If you default on your student loans, meaning that you are more than 270 days delinquent on your loan repayments, there can be serious consequences. Here are 10 things that could happen if you default on your student loans:
1. SMALLER PAYCHECK. Your paycheck may dwindle. The government can take a limited portion of your wages if you don’t pay your student loans back (up to 15% of your disposable income).
2. TAX REFUND OFFSETS. Until your student loans are paid in full, the IRS can intercept any income tax refund that you may be entitled to. This is one way the Department of Education annually collects hundreds of millions of dollars, and is a popular method to collect payment on defaulted loans.
3. HARASSED BY COLLECTION AGENCIES. Collection agencies will call your home, work, your family members, and anyone else they can track back to you. Until you start to pay, they will continue to harass and call.
4. GET SUED. Private lenders and the government could sue you to collect defaulted student loans. And unlike other debts, there is no time limit on suing to collect back student loans, so you could possibly be sued indefinitely.
5. NO FEDERAL BENEFITS. The government can take some of your federal benefit payments (like Social Security retirement benefits & Social Security disability benefits) to use as reimbursement for student loans.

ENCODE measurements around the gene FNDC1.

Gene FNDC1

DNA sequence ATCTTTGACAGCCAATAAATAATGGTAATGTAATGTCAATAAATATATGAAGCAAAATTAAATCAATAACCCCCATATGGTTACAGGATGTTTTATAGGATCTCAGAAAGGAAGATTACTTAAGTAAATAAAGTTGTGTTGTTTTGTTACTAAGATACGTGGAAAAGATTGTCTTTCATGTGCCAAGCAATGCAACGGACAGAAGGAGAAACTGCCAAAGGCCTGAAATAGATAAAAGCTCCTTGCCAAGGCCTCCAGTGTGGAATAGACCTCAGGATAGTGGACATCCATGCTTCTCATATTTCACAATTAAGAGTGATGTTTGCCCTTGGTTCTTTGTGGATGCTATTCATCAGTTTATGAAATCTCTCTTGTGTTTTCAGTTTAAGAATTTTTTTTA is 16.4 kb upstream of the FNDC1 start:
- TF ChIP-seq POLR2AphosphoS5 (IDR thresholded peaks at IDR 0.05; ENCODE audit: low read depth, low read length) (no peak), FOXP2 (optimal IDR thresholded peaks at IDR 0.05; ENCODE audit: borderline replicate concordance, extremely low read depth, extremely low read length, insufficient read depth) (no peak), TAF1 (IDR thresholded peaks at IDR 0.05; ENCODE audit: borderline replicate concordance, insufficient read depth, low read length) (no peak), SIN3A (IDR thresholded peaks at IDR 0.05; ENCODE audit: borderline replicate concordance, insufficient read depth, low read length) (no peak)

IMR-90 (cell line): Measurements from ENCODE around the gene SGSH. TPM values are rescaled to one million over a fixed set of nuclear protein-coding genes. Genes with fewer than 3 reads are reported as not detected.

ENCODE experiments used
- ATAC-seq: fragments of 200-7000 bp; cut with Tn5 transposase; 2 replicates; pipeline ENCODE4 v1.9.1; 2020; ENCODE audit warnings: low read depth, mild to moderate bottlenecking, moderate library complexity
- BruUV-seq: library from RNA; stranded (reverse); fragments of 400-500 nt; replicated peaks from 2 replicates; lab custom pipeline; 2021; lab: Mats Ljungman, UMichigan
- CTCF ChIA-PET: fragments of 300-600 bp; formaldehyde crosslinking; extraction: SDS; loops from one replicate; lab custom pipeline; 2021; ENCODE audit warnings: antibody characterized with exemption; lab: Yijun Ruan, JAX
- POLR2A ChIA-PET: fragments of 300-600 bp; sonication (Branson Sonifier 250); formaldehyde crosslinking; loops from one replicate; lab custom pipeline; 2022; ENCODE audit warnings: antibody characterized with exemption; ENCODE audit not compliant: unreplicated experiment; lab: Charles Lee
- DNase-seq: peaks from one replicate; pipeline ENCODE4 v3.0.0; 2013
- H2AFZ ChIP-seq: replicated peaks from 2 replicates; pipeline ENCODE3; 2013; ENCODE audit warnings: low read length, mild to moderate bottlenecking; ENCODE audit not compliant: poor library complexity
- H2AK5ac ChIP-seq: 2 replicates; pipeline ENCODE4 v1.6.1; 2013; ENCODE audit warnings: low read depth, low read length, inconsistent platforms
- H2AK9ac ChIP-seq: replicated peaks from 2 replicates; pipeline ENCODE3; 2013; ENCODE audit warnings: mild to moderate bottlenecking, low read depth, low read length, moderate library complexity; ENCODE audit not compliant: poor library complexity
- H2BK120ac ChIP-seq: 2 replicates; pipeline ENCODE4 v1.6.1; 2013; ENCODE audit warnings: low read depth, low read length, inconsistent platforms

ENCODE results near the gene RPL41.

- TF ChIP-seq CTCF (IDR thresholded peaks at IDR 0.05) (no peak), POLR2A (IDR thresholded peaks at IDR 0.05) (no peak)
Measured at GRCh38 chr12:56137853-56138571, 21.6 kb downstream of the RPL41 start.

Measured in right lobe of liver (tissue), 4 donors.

6. RUNIED CREDIT RATING. Your credit rating will be wrecked for at least seven years, so trying to borrow money for a car, home, or other expensive items is out of the question.
7. NO FINANCIAL AID. It will be nearly impossible to receive more federal financial aid until you repay your student loan in full.
8. COLLECTION FEES. Loan agencies may charge you collection fees on your unpaid student loans. Also, collection agencies charge the Department of Education a commission, which you end up paying. So in the end you actually have to pay back 1) your student loan with interest, 2) the collection fees, and 3) the commission.
9. NO RENTING. When you submit an application to rent an apartment usually realtors, apartment owners, or rental agencies run a credit check on you to ensure you will make payments on time. You may run into trouble finding a place to live if you haven’t been paying your student loans.
10. DROPPING OUT OF SCHOOL WON’T HELP. Even if you drop out or switch schools, you will still need to repay the student loans you took out.
For more information on student loans, check out StudentAdvisor’s new Guide to Student Loans.
Do you have any advice for fellow students about paying off student loans? Comment and share below!